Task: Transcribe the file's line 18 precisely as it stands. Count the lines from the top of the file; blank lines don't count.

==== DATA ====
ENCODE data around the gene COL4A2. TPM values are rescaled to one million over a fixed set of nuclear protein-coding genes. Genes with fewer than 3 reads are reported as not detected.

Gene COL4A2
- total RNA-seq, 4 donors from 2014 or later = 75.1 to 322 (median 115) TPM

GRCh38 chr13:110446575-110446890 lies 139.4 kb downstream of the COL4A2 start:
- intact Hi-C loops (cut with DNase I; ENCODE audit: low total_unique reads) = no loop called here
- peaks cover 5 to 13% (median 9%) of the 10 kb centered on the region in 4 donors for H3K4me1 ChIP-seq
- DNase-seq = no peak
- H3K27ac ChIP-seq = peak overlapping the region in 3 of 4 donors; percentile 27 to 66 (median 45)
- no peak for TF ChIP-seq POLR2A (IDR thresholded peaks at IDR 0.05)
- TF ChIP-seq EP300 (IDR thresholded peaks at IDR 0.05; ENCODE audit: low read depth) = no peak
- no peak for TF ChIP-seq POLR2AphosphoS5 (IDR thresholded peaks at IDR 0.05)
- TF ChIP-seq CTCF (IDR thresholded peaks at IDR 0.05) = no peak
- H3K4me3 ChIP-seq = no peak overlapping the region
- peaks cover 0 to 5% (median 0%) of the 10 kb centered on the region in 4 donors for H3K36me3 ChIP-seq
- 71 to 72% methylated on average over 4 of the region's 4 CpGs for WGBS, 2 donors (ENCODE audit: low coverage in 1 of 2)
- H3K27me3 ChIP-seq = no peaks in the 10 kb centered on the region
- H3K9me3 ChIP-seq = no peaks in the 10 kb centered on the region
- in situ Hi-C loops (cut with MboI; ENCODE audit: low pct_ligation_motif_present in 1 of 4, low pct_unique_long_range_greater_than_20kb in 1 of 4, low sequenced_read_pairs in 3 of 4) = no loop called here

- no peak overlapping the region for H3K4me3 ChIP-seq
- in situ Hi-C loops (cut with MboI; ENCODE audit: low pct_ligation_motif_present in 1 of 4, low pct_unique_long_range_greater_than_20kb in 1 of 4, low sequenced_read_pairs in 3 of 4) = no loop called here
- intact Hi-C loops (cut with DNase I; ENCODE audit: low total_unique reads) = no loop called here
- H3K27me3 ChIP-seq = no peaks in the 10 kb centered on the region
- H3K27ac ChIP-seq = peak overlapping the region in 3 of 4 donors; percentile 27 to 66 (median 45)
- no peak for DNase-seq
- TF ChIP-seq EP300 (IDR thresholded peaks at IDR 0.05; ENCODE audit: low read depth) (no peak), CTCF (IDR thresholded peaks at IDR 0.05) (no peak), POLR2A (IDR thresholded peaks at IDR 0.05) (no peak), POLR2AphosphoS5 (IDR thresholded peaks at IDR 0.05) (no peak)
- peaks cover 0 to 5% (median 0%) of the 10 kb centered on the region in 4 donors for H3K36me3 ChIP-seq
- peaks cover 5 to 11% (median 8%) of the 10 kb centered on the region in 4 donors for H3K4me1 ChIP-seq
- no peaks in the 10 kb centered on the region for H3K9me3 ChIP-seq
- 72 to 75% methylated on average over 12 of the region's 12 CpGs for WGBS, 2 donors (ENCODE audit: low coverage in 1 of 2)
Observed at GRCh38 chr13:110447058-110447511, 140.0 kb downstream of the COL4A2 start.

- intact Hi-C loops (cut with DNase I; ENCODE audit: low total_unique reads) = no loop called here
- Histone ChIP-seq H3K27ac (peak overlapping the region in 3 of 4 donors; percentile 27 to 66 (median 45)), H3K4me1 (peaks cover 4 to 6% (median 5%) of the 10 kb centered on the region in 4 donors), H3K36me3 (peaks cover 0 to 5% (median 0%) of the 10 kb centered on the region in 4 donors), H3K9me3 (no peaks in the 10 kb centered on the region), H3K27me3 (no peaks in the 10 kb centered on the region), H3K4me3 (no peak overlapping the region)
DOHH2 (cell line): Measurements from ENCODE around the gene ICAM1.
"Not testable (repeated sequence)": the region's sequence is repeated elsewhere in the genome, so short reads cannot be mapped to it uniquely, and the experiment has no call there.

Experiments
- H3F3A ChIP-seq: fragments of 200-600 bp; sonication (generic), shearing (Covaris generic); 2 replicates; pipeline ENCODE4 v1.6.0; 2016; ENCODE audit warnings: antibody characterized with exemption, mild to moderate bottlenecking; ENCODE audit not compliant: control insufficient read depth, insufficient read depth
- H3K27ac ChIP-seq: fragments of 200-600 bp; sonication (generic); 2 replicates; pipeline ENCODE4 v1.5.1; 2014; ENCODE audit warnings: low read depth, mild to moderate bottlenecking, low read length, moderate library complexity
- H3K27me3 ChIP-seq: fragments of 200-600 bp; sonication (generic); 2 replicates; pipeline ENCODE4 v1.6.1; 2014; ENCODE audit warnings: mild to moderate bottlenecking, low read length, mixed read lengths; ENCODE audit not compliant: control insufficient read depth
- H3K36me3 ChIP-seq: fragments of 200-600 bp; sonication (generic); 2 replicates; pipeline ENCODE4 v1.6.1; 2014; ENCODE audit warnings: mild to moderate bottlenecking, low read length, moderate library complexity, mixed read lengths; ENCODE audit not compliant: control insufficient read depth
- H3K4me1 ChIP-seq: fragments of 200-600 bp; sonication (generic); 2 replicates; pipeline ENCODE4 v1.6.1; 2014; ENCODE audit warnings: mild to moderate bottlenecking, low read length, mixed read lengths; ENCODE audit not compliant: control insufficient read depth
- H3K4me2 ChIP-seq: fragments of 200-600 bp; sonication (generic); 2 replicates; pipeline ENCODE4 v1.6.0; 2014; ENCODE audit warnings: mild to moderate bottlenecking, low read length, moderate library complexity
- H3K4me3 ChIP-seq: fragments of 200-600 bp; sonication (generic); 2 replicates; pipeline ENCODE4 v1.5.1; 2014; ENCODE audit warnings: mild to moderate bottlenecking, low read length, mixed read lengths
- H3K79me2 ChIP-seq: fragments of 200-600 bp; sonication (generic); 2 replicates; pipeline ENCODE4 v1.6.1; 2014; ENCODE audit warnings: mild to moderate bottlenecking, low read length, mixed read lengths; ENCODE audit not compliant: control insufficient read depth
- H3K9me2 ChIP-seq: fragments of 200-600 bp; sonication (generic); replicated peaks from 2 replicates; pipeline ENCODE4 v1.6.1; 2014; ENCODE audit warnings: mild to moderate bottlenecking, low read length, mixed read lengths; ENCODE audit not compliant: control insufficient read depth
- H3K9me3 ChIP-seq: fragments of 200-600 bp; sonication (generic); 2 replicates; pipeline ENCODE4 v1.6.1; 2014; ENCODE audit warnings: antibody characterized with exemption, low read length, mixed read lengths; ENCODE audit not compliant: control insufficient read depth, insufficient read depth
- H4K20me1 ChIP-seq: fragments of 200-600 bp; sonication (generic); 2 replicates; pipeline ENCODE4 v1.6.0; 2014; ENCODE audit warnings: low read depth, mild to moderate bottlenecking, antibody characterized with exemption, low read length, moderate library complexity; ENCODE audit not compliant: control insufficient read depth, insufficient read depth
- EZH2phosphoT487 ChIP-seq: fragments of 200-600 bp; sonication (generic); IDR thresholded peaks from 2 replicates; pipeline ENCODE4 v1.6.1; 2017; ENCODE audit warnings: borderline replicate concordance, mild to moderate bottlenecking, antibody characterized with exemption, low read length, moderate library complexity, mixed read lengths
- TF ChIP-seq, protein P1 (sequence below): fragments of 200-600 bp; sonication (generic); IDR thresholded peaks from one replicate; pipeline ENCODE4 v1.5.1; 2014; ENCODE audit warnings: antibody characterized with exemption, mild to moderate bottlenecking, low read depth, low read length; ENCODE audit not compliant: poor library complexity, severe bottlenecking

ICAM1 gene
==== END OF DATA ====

- in situ Hi-C loops (cut with MboI; ENCODE audit: low pct_ligation_motif_present in 1 of 4, low pct_unique_long_range_greater_than_20kb in 1 of 4, low sequenced_read_pairs in 3 of 4) = no loop called here